Home   News   Article

Rare MG car sold by Colsterworth company for more than £3,000

HM Lord Leuitenant of Lincs Toby Dennis, Lt Col Stuart Wiles, Paul Southerington, Douglas Landy
HM Lord Leuitenant of Lincs Toby Dennis, Lt Col Stuart Wiles, Paul Southerington, Douglas Landy

An unexpected treasure, buried deep in the ground at Salisbury Plain, led to a windfall for the ABF – the Armed Forces Charity.

The chassis of a rare 1932 MG J2 was found by archaeologists and was, earlier this year, sold to an MG enthusiast in Yorkshire who plans to restore it.

Paul Southerington, managing director of Witham Specialist Vehicles at Colsterworth, said his company acts as sales and marketing agents for the Ministry of Defence, when the government body seeks to dispose of items.

He said: “This can be anything from motorbikes, battle tanks and helicopters. We had a few bits and pieces from Salisbury Plain.

“They were putting some houses in and when they were doing an excavation, first of all they found tunnels, trenches and gun pits.

“With ordnance such as hand grenades also found, the section was cordoned off and in further excavations, the chassis was found.

“The MOD was to put it in a scrap bin but someone knew what it was. They started scraping the chassis and found its number - J2192.”

Further inquiries uncovered that the MG had simply been dumped there. No one knew why but car experts believe it could have been dumped in the 1960s when new MOT regulations made the car too expensive to keep.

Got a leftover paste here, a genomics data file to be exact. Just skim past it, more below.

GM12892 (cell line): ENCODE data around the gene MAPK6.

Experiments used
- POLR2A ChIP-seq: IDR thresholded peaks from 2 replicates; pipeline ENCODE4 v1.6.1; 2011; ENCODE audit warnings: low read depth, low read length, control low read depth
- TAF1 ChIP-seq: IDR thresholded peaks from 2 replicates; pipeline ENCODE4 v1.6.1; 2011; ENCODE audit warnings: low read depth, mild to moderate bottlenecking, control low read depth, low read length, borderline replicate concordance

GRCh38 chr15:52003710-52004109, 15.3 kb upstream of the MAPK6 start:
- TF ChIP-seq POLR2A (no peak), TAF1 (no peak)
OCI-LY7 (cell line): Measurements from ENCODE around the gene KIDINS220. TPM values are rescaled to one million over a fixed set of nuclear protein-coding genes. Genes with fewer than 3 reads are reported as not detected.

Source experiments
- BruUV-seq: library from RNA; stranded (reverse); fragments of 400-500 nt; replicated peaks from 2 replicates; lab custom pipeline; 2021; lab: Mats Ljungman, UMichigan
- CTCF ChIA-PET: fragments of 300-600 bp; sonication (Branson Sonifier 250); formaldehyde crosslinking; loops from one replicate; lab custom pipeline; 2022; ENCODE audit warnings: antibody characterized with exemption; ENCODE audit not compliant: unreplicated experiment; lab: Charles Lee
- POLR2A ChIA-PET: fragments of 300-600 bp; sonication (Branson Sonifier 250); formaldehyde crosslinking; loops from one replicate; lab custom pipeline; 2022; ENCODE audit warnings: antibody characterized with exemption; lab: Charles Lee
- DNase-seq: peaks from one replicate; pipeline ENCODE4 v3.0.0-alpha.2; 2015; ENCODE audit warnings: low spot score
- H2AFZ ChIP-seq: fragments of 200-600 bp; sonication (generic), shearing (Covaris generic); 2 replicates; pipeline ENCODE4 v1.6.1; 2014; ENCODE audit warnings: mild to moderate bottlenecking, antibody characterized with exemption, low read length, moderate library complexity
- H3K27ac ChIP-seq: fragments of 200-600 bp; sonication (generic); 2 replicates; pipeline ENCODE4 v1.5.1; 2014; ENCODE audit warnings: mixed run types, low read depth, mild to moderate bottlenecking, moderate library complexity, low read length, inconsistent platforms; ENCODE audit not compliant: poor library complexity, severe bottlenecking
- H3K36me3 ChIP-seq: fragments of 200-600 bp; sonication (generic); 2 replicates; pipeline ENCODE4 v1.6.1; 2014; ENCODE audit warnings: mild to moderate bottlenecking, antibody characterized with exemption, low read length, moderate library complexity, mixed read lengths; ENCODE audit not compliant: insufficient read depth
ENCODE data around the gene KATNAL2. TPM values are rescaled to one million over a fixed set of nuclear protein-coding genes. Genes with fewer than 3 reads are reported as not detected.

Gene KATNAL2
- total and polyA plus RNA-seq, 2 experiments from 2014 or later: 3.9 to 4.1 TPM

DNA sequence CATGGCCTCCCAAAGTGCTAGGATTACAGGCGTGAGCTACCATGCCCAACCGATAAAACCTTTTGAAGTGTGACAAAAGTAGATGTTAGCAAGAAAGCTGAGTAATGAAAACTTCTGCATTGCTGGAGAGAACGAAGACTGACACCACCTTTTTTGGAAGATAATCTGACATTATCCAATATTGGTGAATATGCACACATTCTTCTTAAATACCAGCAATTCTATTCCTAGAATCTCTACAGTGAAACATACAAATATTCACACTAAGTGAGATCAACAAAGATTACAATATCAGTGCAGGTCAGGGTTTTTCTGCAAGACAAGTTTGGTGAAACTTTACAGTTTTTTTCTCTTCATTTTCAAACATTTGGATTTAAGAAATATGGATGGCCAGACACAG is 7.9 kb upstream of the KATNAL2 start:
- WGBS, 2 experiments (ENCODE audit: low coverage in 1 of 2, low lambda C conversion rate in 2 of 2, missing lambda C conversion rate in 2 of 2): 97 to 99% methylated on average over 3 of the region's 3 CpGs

Government regulations meant the vehicle chassis now belonged to the MOD and it would either be passed on to a museum or to Witham Specialist Vehicles.

The MOD had expected the chassis might make £500 but when sold online by the Colsterworth company, it went for more than£3,000.

The company typically charges 15 per cent commission but at a cheque presentation this week, Mr Southerington boosted the donation to the ABF - Armed forces Charity (formerly the Army Benevolent Fund) to £1,500.

Mr Southerington expects the restoration will take a year or two. He added his company often receives many interesting wartime artefacts.

“We currently have a Spitfire to pick up. There isn’t much left of it. It is peppered with holes like a collander. It will end up in some museum, and will probably be sold to a rich American.”

In recent months, the company, based just off the A1, has sold many old Sea King helicopters, and currently has 30 military Gazelle helicopters in stock. Land Rovers are another popular sale item and many items go for export.

Earlier this month, Rob Paisley who bought the MG J2 chassis, told Classics World car magazine that restoring such a car was “my dream project. I have been looking for one for a long time.”

Rob, an MG enthusiast, keeps the chassis in his garage with his MGB Roadster, Already, work has stated on the front axle with the brake drums and hubs already removed.

Classic Car Buyer and MG Enthusiast magazines have promised further updates on the restoration.


Iliffe Media does not moderate comments. Please click here for our house rules.

People who post abusive comments about other users or those featured in articles will be banned.

Thank you. Your comment has been received and will appear on the site shortly.


Terms of Comments

We do not actively moderate, monitor or edit contributions to the reader comments but we may intervene and take such action as we think necessary, please click here for our house rules.

If you have any concerns over the contents on our site, please either register those concerns using the report abuse button, contact us here.

This site uses cookies. By continuing to browse the site you are agreeing to our use of cookies - Learn More